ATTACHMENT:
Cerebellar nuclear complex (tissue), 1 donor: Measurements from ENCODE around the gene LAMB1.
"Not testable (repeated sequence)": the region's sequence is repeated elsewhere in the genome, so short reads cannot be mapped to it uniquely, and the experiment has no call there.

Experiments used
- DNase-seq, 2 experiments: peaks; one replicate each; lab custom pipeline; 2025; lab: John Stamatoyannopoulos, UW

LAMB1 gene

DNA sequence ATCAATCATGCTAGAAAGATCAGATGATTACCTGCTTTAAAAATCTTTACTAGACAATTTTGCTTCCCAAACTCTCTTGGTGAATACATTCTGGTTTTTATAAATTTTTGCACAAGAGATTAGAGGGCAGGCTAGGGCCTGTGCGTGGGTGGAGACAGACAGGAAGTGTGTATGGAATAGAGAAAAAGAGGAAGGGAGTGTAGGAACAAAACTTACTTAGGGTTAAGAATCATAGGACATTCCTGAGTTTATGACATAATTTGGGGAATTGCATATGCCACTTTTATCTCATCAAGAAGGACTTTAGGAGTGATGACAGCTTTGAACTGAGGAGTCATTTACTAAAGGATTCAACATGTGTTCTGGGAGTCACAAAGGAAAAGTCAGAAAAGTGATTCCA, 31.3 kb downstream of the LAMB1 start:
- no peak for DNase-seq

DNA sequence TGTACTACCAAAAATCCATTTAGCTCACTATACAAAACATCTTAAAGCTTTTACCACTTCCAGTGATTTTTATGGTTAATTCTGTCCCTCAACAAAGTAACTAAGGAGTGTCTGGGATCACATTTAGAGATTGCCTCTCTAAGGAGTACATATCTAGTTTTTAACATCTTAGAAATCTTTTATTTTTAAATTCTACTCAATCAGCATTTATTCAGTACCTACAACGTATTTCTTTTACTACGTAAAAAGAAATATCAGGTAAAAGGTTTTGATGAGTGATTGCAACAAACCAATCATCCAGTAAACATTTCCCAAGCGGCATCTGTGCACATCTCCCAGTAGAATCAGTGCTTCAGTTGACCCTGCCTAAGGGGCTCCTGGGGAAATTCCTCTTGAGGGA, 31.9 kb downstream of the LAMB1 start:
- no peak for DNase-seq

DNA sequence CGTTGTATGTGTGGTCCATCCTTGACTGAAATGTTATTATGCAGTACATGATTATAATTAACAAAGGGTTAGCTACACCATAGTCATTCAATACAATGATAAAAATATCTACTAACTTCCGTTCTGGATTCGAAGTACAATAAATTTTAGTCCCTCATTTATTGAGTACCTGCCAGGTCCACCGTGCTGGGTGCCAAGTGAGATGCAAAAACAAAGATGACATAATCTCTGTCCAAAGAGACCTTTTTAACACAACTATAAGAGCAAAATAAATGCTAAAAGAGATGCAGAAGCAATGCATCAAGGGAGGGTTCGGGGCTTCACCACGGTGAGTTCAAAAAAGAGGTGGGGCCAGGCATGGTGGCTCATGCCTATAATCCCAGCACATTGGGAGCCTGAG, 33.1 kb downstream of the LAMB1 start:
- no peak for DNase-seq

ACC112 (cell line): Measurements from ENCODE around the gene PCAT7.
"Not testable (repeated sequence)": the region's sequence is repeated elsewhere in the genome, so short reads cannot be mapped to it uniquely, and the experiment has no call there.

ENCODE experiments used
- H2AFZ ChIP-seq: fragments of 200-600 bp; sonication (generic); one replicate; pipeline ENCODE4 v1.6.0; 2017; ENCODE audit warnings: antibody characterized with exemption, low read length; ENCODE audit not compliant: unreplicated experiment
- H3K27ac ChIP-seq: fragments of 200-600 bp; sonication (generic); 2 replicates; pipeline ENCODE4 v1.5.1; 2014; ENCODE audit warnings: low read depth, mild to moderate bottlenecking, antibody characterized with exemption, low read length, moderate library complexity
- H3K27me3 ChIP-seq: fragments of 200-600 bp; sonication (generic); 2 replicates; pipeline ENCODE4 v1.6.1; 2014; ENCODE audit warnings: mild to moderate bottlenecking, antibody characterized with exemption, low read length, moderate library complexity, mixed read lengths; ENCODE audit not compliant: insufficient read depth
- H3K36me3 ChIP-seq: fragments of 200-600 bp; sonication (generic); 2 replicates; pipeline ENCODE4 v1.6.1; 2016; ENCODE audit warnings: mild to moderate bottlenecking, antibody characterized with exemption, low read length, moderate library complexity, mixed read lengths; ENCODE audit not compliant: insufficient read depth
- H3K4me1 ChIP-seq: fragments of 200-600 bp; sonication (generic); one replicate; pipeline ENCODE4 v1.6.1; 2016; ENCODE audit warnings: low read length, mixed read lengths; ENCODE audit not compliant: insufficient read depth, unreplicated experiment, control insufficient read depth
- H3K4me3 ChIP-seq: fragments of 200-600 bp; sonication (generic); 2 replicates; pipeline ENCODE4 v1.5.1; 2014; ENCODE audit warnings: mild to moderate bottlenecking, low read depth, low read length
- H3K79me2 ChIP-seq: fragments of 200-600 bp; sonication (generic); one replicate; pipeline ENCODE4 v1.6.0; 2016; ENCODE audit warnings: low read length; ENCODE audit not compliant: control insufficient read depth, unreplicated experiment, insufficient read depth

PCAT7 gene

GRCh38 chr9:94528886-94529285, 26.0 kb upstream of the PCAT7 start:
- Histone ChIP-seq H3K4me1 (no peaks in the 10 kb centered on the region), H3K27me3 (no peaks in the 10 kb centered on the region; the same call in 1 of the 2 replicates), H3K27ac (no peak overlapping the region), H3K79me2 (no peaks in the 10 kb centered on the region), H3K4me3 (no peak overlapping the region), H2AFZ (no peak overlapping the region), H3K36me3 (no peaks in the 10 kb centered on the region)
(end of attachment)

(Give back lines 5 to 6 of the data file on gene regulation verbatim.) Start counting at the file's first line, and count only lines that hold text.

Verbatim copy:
LAMB1 gene

DNA sequence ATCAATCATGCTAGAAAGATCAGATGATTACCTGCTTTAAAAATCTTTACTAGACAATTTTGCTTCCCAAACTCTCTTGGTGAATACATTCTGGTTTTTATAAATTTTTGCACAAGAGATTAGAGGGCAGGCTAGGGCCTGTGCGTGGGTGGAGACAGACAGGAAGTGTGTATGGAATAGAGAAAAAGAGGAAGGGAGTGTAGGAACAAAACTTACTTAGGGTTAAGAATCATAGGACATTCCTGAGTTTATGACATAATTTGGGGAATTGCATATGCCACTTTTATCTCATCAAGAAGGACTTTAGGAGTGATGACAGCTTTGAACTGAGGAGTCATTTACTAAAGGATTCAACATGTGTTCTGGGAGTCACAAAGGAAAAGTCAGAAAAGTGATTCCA, 31.3 kb downstream of the LAMB1 start: